Samsung’s Galaxy A5 vs the S7 and the S8

Samsung Galaxy A5

The Samsung Galaxy S8 and S8+ have finally been unveiled, but is the upgrade to the South Korean manufacturer’s latest smartphone really necessary for everyone?

We’re not even a quarter-way through the year and Samsung has already shown us three phone options: the surprisingly impressive Galaxy A5 and now the Galaxy S8 and S8+.

The Samsung Galaxy S series are high-end smartphones with equally high price tags, hitting the plus $1,000 CAD range when not purchased on a contract in Canada. The mid-range Samsung Galaxy A5, released back in January 2017, is almost half that cost at $525.

Many consumers hear “Galaxy S” and immediately jump for Samsung’s latest flagship offering. Samsung’s S series is synonymous with high-quality Android devices and is often compared directly with Apple’s iPhone. However, just like the iPhone, each year the price of Samsung’s S Series Galaxy devices increases. The same $500 spent years ago on a Galaxy S4 will not even get you half way to purchasing an S8.

If you can’t shake yourself away from the grip of the Galaxy S series, or Samsung in general — MobileSyrup still contends that the $599 OnePlus 3T is one of the top and most affordable high-end android devices out there — Samsung’s roughly a year old, but still very current, the S7 is also a viable option.

So lets take a look at the S8, S8+ A5, S7, and examine each device’s strengths and weaknesses.

Galaxy S8 vs the S7

After looking at the above technical specifications comparison chart (you can find it above), it might appear to some that the A5’s 16-megapixel camera is better than shooter feature in both the S7 and S8. However, the 12-megapixel sensor featured in the S8 has a wider aperture, coming in at f/1.7, allowing the phone to take better pictures in low-light than the A5’s f/1.9 aperture lens.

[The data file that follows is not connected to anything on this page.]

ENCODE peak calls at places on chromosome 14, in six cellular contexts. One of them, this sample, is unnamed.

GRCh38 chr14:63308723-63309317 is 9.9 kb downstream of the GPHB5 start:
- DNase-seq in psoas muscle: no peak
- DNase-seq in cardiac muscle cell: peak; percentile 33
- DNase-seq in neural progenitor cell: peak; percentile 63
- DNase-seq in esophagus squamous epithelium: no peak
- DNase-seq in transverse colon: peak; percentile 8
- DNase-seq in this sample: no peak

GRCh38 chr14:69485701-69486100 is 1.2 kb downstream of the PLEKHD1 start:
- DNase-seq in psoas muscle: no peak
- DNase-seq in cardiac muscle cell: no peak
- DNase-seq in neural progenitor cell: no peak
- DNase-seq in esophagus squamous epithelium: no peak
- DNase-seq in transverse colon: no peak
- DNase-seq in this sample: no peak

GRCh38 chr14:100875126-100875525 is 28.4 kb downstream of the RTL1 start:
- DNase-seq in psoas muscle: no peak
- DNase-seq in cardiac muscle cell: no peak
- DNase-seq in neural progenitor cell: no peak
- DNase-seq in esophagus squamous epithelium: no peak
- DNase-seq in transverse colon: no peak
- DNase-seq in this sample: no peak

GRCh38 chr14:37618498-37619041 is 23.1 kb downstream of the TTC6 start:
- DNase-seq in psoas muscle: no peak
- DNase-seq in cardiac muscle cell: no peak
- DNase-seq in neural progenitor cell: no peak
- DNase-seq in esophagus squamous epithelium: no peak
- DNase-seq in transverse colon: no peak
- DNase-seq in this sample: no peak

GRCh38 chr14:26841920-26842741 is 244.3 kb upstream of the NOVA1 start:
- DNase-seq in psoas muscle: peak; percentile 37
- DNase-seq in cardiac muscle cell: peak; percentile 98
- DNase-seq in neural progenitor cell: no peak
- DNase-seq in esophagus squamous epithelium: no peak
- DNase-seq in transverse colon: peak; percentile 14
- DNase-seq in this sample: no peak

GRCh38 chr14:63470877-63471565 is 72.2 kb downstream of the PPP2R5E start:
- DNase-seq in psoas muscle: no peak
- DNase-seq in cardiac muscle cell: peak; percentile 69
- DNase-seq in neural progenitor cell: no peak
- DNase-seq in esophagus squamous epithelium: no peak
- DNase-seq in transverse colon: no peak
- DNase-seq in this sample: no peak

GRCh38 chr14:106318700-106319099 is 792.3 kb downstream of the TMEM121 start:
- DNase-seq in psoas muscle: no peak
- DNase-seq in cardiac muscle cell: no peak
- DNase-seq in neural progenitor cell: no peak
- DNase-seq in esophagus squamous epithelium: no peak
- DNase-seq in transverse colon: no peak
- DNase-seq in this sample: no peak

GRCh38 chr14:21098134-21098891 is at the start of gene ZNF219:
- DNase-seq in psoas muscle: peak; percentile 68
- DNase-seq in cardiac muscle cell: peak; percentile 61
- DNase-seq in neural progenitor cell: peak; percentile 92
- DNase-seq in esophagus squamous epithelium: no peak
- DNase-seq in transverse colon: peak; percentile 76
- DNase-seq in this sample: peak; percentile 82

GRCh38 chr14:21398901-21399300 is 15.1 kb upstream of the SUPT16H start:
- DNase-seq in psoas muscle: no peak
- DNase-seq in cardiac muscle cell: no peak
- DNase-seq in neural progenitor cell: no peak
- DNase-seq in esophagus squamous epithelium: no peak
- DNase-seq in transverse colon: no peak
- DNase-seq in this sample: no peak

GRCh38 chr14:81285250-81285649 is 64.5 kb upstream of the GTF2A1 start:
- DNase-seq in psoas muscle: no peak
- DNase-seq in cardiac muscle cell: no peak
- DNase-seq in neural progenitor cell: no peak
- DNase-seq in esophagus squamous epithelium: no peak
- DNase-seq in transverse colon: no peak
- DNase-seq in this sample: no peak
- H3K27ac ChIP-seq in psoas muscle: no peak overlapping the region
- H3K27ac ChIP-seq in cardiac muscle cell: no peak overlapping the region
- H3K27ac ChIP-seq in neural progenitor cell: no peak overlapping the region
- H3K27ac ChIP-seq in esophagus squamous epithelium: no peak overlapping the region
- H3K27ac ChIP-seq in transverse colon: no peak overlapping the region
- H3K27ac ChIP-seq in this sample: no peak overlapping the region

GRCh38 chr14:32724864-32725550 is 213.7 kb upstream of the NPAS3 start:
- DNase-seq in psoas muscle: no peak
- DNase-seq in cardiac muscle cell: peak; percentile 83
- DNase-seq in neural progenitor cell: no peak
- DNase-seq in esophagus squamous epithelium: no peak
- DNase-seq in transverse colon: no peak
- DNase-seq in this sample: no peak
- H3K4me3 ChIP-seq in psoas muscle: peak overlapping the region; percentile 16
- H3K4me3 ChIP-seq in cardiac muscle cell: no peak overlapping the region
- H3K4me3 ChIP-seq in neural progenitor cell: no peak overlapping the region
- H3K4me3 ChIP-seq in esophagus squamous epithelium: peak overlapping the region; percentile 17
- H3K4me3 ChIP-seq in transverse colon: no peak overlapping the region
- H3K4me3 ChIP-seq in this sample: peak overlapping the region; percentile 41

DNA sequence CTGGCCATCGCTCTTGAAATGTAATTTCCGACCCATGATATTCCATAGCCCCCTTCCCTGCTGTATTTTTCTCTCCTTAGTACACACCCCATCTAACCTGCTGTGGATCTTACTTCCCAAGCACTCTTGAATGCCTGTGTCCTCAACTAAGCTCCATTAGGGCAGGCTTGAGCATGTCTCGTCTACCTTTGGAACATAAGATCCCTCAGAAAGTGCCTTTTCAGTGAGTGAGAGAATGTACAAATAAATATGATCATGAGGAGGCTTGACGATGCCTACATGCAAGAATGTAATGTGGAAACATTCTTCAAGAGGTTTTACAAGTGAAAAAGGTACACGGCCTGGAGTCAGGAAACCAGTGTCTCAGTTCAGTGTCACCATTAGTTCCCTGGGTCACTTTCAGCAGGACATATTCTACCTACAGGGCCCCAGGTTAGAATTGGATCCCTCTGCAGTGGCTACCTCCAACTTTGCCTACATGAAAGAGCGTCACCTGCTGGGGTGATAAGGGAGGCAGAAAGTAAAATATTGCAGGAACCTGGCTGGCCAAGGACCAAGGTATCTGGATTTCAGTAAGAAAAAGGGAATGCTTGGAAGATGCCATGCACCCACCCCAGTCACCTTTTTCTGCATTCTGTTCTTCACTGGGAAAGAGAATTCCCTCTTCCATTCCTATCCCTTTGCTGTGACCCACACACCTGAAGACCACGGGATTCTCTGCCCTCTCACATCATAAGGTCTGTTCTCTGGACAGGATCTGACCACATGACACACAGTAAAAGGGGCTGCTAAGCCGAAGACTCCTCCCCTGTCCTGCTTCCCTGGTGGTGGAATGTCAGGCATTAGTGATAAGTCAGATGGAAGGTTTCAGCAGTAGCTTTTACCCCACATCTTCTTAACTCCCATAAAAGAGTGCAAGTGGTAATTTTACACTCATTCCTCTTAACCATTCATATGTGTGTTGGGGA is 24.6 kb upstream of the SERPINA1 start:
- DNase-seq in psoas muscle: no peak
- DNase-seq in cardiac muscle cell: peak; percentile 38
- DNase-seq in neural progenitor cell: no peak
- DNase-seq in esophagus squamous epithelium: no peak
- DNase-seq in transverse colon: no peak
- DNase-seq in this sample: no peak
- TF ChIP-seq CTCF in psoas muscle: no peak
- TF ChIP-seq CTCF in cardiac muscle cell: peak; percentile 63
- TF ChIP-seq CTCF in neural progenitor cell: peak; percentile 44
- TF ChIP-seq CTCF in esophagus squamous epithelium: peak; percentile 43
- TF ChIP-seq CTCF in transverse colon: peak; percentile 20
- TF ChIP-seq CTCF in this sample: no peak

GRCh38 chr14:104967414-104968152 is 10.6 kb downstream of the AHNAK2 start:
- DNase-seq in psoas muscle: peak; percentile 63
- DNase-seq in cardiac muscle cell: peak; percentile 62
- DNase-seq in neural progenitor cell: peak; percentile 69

It’s also likely that Samsung saves some of the magic that powers the company’s highly-regarded image processor for its key flagship devices. The S8’s 8-megapixel front-facing camera is also the first ‘selfie’ camera with auto focus, allowing for better front-facing camera quality than the A5’s 16-megapixel camera.

The S7 has the same dual-pixel 12-megapixel rear-facing shooter as the S8. However, like the A5, the S8’s front-facing selfie camera beats out the S7 if we’re focusing purely on megapixels. The 8-megapixel front facing camera is superior to the 5-megapixel front-facing camera on the S7. For the simple reason of it having the same f/1.7 aperture, additional megapixels and auto focus functionality.

Samsung Galaxy S7

The A5 and the S7 also may have an edge when it comes to battery life when compared to the S8. The S8, A5 and S7 all feature 3,000mAh batteries, though with the smaller display featured in the S7 and A5, these devices will most likely last longer than the S8 (you could also say the same thing about the S7 Edge to a lesser extent). Don’t be alarmed though, the S8 does have a new 10nm chipset designed to improve improve the smartphone’s battery performance.